“At just four days old, our daughter came down with a bad case of jaundice and dehydration. We were scheduled to see Dr. Ana Paredes for hydronephosis of Natalie's left kidney. At that time we didn't know how severe her health problems were. Dr. Paredes said Natalie's bilirubin levels were too high to let us drive back to Key West, and said she must admit her that day. She was very kind to us, letting us sit in her office with our baby while we waited for bed space. We were admitted soon after.
Through the night, the NICU (Neonatal Intensive Care Unit) nurse noticed that even while on oxygen, Natalie was feeding poorly. She asked that Dr. Jeffries order more diagnostic tests for Saturday morning. I woke up to pump milk for the baby and was informed that Natalie was being moved to the room next door for babies in more serious condition. One hour later, I was in shock as a team of nurses and doctors surrounded Natalie's bed and I was kept from seeing her.
Dr. Prada and Dr. Aldousany carefully explained to me that in the early morning, the doctors discovered a heart murmur and that soon after the murmur was starting to go away. Tests showed that she was born with congenital heart defects, more specifically Shone's complex. Within the hour, Natalie was transferred to cardiac intensive care, where she waited to undergo open heart surgery.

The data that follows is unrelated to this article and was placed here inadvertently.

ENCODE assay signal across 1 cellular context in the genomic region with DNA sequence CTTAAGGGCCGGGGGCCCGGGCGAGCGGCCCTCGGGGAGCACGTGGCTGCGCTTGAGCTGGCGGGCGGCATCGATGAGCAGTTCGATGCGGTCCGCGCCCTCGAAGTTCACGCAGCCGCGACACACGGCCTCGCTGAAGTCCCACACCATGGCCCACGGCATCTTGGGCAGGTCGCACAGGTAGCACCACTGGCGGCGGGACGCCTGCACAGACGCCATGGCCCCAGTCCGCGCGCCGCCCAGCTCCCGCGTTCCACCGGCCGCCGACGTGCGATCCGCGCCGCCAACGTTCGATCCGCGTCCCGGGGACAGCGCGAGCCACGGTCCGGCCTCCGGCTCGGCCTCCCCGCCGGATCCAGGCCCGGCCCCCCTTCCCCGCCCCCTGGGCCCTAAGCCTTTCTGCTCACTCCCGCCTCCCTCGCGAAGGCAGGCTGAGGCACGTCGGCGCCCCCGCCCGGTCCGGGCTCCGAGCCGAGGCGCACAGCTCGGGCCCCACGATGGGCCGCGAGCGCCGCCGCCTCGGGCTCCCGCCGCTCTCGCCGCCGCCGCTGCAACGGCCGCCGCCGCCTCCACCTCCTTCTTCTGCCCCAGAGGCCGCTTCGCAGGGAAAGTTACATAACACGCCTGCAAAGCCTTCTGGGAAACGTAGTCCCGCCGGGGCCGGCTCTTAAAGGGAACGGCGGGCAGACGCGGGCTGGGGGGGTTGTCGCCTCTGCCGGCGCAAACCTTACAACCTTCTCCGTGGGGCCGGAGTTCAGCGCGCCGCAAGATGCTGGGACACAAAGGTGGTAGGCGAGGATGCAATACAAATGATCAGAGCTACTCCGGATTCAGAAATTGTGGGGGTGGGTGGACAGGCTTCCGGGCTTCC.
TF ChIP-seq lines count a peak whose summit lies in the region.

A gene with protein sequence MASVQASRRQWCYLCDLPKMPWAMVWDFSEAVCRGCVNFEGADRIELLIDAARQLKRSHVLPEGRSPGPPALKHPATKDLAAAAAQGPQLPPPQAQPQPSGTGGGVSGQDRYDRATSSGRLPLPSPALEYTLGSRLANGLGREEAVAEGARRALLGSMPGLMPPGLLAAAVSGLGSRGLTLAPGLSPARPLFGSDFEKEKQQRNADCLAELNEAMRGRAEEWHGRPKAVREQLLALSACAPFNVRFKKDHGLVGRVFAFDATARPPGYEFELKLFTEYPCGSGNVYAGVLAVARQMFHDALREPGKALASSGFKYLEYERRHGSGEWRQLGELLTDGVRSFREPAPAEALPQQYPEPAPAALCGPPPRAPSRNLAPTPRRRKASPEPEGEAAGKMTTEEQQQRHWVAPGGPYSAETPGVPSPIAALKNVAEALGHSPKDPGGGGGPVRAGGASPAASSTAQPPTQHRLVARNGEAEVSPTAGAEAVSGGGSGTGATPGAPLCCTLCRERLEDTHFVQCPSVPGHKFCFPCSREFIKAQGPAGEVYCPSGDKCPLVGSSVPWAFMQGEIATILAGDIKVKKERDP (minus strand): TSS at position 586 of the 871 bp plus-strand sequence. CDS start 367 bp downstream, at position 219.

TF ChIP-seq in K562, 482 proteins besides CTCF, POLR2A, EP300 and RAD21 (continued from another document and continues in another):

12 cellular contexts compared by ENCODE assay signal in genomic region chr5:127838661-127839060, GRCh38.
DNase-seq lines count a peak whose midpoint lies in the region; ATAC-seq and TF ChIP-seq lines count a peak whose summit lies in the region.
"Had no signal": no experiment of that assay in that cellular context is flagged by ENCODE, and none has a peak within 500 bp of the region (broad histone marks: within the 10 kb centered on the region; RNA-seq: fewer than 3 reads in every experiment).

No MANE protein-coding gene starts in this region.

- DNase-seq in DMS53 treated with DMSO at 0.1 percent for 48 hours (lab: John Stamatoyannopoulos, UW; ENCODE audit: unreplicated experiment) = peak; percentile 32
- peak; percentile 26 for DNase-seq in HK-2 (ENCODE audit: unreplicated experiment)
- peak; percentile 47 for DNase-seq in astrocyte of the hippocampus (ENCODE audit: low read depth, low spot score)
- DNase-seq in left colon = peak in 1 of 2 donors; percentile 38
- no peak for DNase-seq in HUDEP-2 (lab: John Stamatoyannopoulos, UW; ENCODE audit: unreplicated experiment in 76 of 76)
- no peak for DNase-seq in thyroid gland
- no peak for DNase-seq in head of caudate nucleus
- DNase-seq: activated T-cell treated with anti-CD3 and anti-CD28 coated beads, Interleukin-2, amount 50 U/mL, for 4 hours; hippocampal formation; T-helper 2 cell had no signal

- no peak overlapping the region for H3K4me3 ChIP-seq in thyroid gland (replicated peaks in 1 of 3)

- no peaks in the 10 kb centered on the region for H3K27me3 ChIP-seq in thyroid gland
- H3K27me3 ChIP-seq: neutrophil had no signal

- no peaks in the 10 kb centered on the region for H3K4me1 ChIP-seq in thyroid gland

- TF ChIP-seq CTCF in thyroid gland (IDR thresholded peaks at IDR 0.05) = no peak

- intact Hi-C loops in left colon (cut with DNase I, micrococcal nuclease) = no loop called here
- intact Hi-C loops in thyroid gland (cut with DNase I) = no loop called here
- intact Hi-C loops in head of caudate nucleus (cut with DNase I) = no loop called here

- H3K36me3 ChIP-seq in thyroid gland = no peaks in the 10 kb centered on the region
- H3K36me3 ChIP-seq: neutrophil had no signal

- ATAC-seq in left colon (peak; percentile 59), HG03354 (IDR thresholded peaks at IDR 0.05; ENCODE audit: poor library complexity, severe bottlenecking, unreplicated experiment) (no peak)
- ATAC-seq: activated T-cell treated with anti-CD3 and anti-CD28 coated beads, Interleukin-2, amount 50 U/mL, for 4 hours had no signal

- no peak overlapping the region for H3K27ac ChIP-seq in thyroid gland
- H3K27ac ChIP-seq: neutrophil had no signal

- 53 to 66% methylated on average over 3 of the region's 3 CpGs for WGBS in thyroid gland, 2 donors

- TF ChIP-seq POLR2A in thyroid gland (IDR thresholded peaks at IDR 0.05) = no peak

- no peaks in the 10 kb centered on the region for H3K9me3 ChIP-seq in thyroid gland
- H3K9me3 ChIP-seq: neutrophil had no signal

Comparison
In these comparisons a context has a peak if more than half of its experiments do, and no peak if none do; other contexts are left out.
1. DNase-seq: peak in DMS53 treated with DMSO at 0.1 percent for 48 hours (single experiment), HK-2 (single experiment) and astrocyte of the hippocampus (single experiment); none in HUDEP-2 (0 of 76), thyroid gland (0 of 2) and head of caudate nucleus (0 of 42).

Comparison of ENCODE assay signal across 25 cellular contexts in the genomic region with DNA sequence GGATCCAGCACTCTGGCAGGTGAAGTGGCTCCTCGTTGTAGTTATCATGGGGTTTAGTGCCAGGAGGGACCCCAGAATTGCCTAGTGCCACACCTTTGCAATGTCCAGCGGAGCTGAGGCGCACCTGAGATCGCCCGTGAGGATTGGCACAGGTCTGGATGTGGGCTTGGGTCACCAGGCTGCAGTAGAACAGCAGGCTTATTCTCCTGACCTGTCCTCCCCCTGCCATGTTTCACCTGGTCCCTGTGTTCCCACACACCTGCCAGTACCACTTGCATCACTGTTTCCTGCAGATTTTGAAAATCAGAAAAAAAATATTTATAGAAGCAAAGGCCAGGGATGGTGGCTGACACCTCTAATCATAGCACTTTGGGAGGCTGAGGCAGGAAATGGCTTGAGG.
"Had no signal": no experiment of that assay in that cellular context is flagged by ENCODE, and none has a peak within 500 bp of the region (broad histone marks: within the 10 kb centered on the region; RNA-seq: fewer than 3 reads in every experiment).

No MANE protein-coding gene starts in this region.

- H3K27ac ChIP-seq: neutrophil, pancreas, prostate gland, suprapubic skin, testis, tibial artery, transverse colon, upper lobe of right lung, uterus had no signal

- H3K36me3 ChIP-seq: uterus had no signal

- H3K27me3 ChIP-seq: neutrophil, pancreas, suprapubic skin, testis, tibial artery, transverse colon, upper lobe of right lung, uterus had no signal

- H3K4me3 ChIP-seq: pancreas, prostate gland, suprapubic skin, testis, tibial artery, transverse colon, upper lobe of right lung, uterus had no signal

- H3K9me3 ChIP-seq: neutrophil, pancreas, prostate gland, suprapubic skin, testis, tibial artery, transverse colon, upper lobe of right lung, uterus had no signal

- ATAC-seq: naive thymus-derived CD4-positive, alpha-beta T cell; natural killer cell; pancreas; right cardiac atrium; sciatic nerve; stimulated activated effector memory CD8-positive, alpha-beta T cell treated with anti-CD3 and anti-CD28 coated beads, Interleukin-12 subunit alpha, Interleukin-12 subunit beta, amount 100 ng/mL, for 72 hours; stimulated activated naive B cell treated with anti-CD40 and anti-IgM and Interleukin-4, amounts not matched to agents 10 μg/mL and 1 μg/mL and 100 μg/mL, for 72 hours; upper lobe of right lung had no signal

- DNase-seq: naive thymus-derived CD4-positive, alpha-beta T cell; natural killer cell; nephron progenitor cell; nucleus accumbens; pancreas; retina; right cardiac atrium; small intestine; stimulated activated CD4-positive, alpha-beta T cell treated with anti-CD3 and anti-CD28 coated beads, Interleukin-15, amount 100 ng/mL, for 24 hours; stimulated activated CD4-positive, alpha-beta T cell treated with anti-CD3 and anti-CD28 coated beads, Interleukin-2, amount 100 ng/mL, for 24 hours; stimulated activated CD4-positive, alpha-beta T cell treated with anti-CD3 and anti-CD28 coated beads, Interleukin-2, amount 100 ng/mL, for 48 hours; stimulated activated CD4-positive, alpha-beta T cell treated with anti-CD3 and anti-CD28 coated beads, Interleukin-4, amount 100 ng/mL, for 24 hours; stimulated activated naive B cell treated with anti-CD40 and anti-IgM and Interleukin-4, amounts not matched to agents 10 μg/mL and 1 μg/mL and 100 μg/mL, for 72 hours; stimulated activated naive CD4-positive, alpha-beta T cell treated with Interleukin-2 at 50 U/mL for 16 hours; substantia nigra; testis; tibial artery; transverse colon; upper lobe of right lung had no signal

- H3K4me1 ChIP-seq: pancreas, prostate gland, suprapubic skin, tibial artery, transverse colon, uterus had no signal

Dr. Redmund Burke repaired the coarctation of the aorta, and VSD at one week of age. Natalie recovered very well and we were only admitted for a total of thirteen days in all. Unfortunately, her coarctation needed to be ballooned by Dr. Danyal Khan two more times in her first few months of life. We are happy to report that with referrals to cardiology and nephrology at the Cleveland Clinic, we were able to make a smooth transition after our move to Cleveland. Natalie had her second open heart surgery at CCF in January 2010, g-tube placement in June 2010, and may need a third open heart surgery around her second birthday—even though she's been through so much her first year.”